. - The backend writer should not have to worry about
rewriting
. the semantic analysis to suit their needs. They
just define
. some features and say which ones they need available
in the
. AST, and xdc's semantic-analysis-generator will
handle the
. rest.
. - Notably, a backend should just be more lowerings, with the
. result being text or binary code instead of AST nodes.
. - Backends are essentially defined by the set of
AST/language
. features that they consume and any special lowerings
needed
. to convert generic AST/language features into
. backend-specific AST/language features.
== Closing Thoughts ==
I am realizing that there are multiple reasons that compel me
- To share my ideas with others, on the off-chance that someone
else might see this vision too and be better equipped to
deliver.
- To suggest capabilities that any community-endorsed compiler
tool (ex: compiler-as-a-ctfe-library) should have.
- To see if I might be able to get the help I need to make it a
reality.
I just can't decide which reasons are more important. But
there is a common thread: I want this vision to become reality
and do really cool things while filling a bunch of missing
links in D's ecosystem.
Would you pay for this?
If so, then I might be able to do a kickstarter at some point.
I am not independently wealthy or retired (or both?) like
Walter, nor am I able to survive on zero hours of sleep each
night like Andrei, and this would be a big project. I think it
would need full-time attention or it would never become useful
in a reasonable timeframe.
Also, assuming you understand the design, are there any gaping
holes in this?
This is my first attempt to share these ideas with a larger
group, and thus an opportunity to anticipate troubles.
...
Well, I'm anxious to see how well the venerable D community
receives this bundle of ideas. Be chatty. I'll try to keep up.
Thank you for reading.
Chad Joan
2013-11-12 03:51:14 UTC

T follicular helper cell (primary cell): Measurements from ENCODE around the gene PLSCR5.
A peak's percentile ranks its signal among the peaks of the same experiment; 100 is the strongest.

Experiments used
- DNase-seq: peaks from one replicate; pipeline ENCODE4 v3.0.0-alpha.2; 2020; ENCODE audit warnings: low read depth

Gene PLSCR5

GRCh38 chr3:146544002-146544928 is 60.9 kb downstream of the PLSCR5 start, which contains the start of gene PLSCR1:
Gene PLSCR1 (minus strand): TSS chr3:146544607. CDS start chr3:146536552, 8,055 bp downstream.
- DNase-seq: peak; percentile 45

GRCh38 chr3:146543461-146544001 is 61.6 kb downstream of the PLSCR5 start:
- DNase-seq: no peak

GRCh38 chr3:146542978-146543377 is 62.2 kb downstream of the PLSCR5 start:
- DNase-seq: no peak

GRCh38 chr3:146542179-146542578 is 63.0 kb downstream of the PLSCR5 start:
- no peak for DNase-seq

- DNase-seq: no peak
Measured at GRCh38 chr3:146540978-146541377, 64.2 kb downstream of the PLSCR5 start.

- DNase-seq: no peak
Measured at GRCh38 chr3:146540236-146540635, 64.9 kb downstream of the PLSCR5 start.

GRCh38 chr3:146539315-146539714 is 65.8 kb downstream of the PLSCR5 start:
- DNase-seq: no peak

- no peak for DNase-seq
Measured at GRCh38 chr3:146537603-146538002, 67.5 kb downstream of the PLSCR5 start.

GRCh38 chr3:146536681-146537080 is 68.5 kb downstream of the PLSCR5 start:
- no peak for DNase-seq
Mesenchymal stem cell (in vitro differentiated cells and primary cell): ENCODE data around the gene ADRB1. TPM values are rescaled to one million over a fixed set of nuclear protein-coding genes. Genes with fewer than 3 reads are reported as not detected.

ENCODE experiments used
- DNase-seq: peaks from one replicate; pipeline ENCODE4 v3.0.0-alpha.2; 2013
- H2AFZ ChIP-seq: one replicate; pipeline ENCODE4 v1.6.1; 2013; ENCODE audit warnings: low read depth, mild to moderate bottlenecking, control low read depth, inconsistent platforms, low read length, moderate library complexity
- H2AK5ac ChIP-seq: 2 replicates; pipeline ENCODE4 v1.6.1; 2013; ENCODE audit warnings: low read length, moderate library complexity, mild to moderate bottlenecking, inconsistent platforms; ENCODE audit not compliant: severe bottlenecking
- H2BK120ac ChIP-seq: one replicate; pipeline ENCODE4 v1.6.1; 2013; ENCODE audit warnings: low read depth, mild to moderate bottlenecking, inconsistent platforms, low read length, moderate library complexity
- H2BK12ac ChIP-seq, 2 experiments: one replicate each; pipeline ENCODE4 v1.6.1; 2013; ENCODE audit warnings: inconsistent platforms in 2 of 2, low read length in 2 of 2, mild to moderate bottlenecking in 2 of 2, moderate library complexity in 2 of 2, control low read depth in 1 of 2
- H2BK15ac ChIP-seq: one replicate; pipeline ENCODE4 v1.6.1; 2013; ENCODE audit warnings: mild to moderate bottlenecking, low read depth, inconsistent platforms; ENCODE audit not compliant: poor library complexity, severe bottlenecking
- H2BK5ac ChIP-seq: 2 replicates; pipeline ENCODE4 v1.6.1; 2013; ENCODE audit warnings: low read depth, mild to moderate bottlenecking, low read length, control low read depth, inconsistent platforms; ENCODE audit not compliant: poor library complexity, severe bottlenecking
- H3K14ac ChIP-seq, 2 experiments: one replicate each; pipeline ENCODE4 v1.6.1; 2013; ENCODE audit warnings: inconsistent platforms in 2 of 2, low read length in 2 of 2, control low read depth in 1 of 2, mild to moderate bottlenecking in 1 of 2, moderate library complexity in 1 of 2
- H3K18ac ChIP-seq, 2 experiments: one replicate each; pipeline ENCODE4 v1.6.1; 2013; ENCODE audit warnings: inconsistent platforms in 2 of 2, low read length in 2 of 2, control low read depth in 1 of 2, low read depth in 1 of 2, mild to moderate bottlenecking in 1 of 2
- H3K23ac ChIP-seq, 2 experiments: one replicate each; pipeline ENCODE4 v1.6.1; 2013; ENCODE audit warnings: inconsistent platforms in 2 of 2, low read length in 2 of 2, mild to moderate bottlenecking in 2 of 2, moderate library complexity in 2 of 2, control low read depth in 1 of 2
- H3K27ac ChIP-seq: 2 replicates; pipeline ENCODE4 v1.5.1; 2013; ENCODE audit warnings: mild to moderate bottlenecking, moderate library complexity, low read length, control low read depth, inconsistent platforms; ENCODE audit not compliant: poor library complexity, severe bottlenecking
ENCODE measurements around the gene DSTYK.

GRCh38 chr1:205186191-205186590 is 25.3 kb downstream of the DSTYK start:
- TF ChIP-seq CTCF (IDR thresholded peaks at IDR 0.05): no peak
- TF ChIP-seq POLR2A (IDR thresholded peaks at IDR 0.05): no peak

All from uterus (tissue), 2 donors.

Permalink
Post by Etienne
Many vendors would have their processors supported in D if we
had
a D to C compiler. I feel like it would be simpler than going
for
native code directly. Did this idea follow-through?
No, not yet I'm afraid. At least not for xdc.

Here's the lowdown:
The future of xdc will be determined by whether or not I can save
up enough money to reliably support myself between the time I
would leave my current job and the time I would be compensated by
means of crowdsourcing. In the middle there I would need to
create some kind of working demo, make a good pitch, talk to a
bunch of writers and programmer communities, etc etc, all while
burning precious savings. If, before any of that, I get
recruited by another company with a non-terrible (and possibly
/good/) codebase (like Sociomantic or Facebook), then we would be
able to consider the whole idea effectively cancelled before it
can start. As great for /me/ as it would be to write D code for
a job, I just don't see it being a boon to xdc: companies usually
hire folks to work on the company's stuff, not the employee's
stuff. But, if I end up sticking with my current job, then at
some point I may just go out on my own and make things happen.
Time will tell.

That said, if all you want is a C/C++ backend, then Kai's recent
post on this thread brings up a possibility that seems
unexplored, as of yet:
http://forum.dlang.org/post/psqajaggngbuctqfrrnc at forum.dlang.org
Maybe that'll get you there in more certain terms.
Kelly
2013-11-12 06:40:18 UTC
Permalink
Hey Chad,

It looks like you have put a lot of thought and effort into
this from your posts. Nice work.

I am one of the developers of Amber and we do have a C backend,
as nazriel pointed out earlier in the thread. It supports
exceptions (sjlj and seh depending on the flag and platform).
We support clang, gcc, dmc, tcc and msvc...though I have really
only been testing gcc and clang lately.